• One way to remind yourself to enunciate is to repeat to yourself, “Enunciate, Articulate, Exaggerate.” Say these words out loud and speak every syllable of each word in a clear, audible voice.[11]
    • You might also practice speaking clearly before you have a conversation with someone. Say some of the things you want or expect to say in a clear, audible voice.
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    Do not over share. Many people get nervous and over share information. You may also misread social cues, and think the conversation is becoming deeper than it actually is. Try to avoid this tendency. In conversation, stay calm and avoid sharing too much information too soon.[12][13]
    • Remember, there's a good chance this person knows someone you know. Avoid bad talking friends, family members, or colleagues.
    • You should also avoid sharing very private information, especially with strangers of acquaintances. For example, avoid talking about or asking someone about their income, health problems, family issues, abilities, differences, or the amount of food they eat.
    • If an event includes alcohol, you may loosen up a bit, but try to remember to avoid over sharing. Do not, say, complain about a breakup or tell your life story.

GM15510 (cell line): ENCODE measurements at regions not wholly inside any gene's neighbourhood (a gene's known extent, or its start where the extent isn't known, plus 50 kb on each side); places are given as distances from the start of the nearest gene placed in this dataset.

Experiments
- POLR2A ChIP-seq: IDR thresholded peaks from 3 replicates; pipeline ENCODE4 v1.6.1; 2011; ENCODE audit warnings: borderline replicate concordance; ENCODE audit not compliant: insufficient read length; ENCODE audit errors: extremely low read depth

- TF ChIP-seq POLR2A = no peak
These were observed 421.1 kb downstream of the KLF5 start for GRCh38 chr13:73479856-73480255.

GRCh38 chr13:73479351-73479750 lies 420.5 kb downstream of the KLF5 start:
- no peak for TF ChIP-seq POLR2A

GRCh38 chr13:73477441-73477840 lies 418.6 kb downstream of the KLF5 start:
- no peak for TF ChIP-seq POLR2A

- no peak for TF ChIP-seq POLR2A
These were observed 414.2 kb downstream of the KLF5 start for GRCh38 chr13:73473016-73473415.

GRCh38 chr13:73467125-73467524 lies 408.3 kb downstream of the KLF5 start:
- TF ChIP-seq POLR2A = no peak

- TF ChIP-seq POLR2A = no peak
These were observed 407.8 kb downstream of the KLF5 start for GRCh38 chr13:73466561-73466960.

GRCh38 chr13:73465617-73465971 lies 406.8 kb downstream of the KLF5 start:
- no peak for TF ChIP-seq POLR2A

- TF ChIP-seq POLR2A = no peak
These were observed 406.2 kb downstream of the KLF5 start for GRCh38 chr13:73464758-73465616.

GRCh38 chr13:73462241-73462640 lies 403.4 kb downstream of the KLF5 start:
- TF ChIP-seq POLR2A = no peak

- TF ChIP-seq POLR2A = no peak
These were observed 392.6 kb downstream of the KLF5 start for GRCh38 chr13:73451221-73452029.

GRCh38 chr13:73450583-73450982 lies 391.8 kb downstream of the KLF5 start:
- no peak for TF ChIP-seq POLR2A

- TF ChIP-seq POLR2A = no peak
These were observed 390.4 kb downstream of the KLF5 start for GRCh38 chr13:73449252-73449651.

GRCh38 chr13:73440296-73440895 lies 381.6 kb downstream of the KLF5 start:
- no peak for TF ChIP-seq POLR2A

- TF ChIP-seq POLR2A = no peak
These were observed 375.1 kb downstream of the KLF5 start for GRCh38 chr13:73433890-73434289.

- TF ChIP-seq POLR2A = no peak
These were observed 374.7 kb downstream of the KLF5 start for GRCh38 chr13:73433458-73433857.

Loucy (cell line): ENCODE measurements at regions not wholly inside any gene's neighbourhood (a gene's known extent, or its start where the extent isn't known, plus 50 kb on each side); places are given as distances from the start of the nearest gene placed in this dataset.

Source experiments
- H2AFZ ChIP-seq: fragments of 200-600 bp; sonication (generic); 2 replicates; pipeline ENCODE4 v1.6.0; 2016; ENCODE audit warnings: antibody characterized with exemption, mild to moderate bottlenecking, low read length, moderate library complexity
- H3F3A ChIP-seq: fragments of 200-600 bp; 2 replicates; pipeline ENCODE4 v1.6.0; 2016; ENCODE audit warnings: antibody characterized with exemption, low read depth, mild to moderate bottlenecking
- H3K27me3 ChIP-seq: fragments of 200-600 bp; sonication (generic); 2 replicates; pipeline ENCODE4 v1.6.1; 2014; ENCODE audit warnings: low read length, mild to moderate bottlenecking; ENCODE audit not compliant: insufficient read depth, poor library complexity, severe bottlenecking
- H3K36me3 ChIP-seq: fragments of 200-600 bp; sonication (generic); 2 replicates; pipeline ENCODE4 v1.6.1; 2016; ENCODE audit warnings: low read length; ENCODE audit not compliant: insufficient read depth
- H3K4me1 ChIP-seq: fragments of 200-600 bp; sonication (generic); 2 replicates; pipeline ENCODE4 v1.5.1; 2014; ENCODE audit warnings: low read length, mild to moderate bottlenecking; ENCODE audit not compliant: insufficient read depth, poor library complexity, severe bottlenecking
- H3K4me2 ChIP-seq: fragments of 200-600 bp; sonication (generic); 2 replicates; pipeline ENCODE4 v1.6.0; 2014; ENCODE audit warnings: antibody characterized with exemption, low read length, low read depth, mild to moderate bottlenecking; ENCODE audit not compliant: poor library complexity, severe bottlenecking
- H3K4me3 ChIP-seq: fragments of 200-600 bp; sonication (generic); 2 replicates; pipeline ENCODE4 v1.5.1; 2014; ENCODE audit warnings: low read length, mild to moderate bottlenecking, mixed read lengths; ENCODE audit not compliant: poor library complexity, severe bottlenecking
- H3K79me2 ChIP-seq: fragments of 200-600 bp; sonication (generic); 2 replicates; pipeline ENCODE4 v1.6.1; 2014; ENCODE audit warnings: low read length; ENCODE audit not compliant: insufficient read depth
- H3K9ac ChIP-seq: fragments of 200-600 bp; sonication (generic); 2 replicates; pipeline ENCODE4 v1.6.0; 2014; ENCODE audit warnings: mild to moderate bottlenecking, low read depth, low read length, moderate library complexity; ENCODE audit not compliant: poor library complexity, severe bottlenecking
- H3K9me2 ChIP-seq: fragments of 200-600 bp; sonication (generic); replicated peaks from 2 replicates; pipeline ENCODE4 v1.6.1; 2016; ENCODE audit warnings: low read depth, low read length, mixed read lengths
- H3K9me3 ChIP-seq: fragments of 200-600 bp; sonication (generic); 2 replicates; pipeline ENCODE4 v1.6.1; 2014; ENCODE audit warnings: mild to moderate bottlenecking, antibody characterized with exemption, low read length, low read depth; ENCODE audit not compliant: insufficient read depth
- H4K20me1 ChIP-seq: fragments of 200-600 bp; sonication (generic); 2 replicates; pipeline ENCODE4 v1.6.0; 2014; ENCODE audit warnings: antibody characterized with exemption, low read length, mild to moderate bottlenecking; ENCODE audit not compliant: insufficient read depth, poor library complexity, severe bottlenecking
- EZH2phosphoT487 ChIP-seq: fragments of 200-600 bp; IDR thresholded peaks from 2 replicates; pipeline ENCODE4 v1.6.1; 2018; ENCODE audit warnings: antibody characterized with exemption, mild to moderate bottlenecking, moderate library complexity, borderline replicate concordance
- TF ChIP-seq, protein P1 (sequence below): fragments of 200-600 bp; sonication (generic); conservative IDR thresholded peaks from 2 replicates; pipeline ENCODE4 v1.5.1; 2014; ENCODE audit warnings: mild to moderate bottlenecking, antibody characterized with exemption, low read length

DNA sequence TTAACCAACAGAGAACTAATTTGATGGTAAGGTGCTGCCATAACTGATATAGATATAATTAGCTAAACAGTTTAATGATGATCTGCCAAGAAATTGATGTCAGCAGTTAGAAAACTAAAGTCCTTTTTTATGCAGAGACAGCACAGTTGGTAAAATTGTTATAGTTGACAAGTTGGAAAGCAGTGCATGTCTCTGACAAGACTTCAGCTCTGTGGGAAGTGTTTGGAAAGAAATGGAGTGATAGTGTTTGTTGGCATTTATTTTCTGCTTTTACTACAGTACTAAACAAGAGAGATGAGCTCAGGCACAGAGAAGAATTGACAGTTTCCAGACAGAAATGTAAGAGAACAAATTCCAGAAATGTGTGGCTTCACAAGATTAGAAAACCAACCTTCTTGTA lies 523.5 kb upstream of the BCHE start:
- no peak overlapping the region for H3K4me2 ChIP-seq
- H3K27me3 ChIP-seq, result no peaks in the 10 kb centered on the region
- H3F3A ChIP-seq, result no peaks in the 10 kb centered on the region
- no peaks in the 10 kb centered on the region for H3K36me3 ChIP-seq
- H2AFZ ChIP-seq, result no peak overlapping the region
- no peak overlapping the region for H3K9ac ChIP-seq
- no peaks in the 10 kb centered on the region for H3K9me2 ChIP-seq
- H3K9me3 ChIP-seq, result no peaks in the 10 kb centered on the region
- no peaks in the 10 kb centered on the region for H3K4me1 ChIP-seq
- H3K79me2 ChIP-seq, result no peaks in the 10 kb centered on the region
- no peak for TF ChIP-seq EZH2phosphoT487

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    Avoid trying to one up the other person. Many people find this obnoxious and rude. Always having to have the better story, the worse problems, or the more exciting life comes off as annoying. It's okay to share anecdotes that are relatable, but avoid slipping in your own anecdote every time someone else has finished a story. This can come off as one-upping.[14]
    • One way to avoid one-upping is to keep the focus on the other person. Ask questions about things that the person has mentioned and comment on what they have shared as well. For example, if someone mentions a recent vacation they took, then you might say something like, “That sounds amazing! What sights did you see while you were there?”
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    Limit use of certain phrases. If you're at a crowded event, it can sometimes be difficult to hear the other person talking. However, use tact when asking for clarification.[15]
    • Phrases like, "Huh?" and "What?" come off as too abrupt. It can make the speaker feel awkward.
    • If you need clarification at any point, try something like, "Excuse me?" or "I'm sorry, I'm having trouble hearing. What was that?" These come off as more polite.


  • Allow the conversation to unfold naturally. At times, you may have had something to contribute. However, the conversation went in another direction. Let this go. You can share this thought at another time, in a different conversation.

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Categories: Conversation Skills